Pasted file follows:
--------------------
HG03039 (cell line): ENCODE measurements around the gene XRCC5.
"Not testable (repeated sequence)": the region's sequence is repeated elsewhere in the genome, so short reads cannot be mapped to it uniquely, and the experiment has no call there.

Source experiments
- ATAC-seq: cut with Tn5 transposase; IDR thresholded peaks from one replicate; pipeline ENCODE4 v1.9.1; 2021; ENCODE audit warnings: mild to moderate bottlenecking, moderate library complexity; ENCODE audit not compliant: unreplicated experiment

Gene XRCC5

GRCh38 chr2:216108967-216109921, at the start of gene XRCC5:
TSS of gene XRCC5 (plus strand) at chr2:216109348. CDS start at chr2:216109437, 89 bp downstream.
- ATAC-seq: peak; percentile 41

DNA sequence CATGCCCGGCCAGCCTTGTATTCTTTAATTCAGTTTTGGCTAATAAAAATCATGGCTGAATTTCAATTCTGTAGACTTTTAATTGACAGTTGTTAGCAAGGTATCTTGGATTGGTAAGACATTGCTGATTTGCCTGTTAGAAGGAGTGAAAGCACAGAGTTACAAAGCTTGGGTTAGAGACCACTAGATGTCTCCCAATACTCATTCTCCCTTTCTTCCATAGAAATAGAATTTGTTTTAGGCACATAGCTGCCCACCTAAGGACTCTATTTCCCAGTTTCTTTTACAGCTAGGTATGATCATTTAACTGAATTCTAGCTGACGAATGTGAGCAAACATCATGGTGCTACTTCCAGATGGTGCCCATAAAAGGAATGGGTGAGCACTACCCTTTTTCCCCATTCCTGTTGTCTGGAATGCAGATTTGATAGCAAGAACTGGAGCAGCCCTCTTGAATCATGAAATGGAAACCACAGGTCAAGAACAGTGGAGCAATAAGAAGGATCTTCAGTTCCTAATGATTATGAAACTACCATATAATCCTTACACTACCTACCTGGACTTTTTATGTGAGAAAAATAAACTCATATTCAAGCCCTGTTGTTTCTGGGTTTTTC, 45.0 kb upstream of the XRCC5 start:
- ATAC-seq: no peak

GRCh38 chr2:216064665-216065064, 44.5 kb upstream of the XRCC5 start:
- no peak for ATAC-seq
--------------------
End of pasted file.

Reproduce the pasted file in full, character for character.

HG03039 (cell line): ENCODE measurements around the gene XRCC5.
"Not testable (repeated sequence)": the region's sequence is repeated elsewhere in the genome, so short reads cannot be mapped to it uniquely, and the experiment has no call there.

Source experiments
- ATAC-seq: cut with Tn5 transposase; IDR thresholded peaks from one replicate; pipeline ENCODE4 v1.9.1; 2021; ENCODE audit warnings: mild to moderate bottlenecking, moderate library complexity; ENCODE audit not compliant: unreplicated experiment

Gene XRCC5

GRCh38 chr2:216108967-216109921, at the start of gene XRCC5:
TSS of gene XRCC5 (plus strand) at chr2:216109348. CDS start at chr2:216109437, 89 bp downstream.
- ATAC-seq: peak; percentile 41

DNA sequence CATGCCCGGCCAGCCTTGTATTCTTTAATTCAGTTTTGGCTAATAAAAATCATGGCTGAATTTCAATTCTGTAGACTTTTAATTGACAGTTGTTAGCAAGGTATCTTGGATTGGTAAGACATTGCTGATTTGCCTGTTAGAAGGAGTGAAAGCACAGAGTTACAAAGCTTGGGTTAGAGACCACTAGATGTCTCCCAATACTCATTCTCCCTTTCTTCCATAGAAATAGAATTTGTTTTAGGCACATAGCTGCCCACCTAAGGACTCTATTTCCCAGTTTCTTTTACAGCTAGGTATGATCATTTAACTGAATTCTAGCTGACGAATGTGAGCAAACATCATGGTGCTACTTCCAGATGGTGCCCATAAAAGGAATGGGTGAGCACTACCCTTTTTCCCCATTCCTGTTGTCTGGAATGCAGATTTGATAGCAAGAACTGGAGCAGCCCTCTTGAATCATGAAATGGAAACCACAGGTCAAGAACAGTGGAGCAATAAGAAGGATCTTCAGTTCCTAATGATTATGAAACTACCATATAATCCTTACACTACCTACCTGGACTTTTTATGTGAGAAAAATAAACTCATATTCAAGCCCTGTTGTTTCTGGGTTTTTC, 45.0 kb upstream of the XRCC5 start:
- ATAC-seq: no peak

GRCh38 chr2:216064665-216065064, 44.5 kb upstream of the XRCC5 start:
- no peak for ATAC-seq